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‘Two-tier’ family justice system needs more government support

Free family mediation for couples in England and Wales set to launch

3 November 2014

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Free mediation sessions will now be available for both parties involved in a separation, even if just one qualifies for legal aid.

Family justice minister Simon Hughes said: "We know mediation works and we are committed to making sure more people use it rather than go through the confrontational and stressful experience of court. That is why we are funding single mediation sessions for both parties if one of them is already legally aided."

Before the new scheme was announced, only a legally aided party could have a mediation session for free which could deter them from taking part.

Open minds

Commenting on the government's plans, Jane Robey, chief executive of National Family Mediation (NFM), said: "We know from 30 years' experience that family mediation works and provides lasting solutions, with full agreements being reached in seven out of ten cases - without the need for a courtroom drama. Getting people into the mediation room with open minds can be amongst the biggest challenges. Confidence in the process blossoms as people start to understand and accept that family mediation can help them shape their family's future in an affordable way.

"This new scheme can help thousands of people across England and Wales take a vital first step to unlock an understanding of what family mediation can achieve. Mediation puts families in control of their post-separation future instead of handing it over to family courts. It's a much quicker, less confrontational and a more cost-effective way of settling family breakdown."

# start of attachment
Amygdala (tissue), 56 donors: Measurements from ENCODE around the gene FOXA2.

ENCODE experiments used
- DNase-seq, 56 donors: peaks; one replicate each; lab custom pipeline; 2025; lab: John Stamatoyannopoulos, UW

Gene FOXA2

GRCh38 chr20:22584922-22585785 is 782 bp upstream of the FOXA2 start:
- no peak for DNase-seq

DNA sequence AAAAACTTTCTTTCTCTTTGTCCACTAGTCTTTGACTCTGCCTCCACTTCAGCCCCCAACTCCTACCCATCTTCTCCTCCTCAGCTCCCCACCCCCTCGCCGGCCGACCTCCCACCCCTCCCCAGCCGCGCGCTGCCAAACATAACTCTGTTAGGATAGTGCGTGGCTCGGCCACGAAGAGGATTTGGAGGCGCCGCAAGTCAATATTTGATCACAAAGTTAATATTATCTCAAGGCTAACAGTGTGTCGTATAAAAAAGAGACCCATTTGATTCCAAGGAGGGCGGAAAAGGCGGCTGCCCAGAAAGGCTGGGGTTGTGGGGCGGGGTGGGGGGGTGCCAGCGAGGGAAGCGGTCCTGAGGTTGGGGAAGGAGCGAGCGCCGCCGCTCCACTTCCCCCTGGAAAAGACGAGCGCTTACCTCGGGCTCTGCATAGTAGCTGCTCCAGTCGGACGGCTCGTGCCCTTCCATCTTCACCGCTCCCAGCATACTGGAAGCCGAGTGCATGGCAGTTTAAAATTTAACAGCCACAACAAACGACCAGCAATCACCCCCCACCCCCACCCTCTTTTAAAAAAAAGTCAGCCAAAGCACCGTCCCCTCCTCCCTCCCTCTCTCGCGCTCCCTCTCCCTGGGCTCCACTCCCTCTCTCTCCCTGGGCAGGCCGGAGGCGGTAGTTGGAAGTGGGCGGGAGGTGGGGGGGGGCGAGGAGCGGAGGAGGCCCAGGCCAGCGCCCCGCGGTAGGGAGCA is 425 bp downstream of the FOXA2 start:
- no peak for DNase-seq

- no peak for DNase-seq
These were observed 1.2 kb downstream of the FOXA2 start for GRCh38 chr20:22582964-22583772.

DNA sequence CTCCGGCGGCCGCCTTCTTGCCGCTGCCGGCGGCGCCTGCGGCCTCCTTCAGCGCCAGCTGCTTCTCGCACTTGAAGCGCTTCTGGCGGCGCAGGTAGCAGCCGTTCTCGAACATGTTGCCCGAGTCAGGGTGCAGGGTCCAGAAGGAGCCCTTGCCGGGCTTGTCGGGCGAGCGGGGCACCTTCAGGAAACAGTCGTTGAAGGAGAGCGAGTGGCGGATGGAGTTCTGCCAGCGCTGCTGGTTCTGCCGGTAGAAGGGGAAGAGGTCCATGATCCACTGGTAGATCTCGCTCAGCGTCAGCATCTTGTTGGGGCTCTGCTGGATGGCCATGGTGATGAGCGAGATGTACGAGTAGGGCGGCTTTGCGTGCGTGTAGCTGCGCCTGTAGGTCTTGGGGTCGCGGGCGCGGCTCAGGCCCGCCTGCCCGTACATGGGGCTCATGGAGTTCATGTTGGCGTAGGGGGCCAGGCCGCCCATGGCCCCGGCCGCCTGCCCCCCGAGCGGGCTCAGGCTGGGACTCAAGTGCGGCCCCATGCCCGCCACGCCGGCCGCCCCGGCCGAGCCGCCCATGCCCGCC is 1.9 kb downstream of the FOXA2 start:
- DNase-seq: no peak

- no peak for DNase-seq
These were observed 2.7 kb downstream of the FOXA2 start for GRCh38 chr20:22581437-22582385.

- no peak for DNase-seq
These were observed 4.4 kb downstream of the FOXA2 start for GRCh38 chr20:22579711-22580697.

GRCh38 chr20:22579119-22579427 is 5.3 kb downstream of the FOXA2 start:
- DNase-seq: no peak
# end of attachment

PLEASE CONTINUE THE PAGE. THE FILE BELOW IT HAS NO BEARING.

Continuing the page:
Robey concluded: "Separating people are often reluctant to pay for family mediation, especially so when they know the other person - their ex - is getting it for free. They rarely understand exactly what they will be paying for and, apprehensive about coming since mediation is usually an unknown quantity, they are unsure it will work."

Critical Caplen

However, Law Society president Andrew Caplen called on the government to do more to help separating couples understand their legal rights on separation or divorce: "An increase in government funding to support separating and divorcing couples is welcome, but we do not expect this measure to make a significant impact on the number of couples resolving their disputes away from the courtroom. This will only help those couples where at least one person is eligible for legal aid, and the eligibility rules are tightly drawn.

"Since the legal aid cuts in April 2013 the number of publicly funded mediation information and assessment meetings and mediations has fallen significantly. Whereas in the past a solicitor would be able to refer couples to mediation, this referral source hardly exists due to the removal of legal aid from most private family law cases.

Caplen added: "The real story in family justice is the increasing number of people who, since the legal aid cuts, are neither going to see a lawyer nor a mediator, but are representing themselves in the family courts, creating huge difficulties both for themselves and for the courts. There is a two-tier family justice system - between those who can afford professional advice, and those who cannot but still need to pursue applications for contact, residence or maintenance for their children and have nowhere else to turn.

"The Ministry of Justice does not appear to have appreciated the inevitable outcome of the legal aid reforms. They are pinning their hopes on signposting couples to mediation, but mediation is not suitable for everyone. What people really need is someone who they can talk to who is on their side, is able to tell them where they stand legally and can help find the right solution for them with the minimum of distress."

John van der Luit-Drummond is legal reporter for Solicitors Journal

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Regulators Marriage & Civil partnership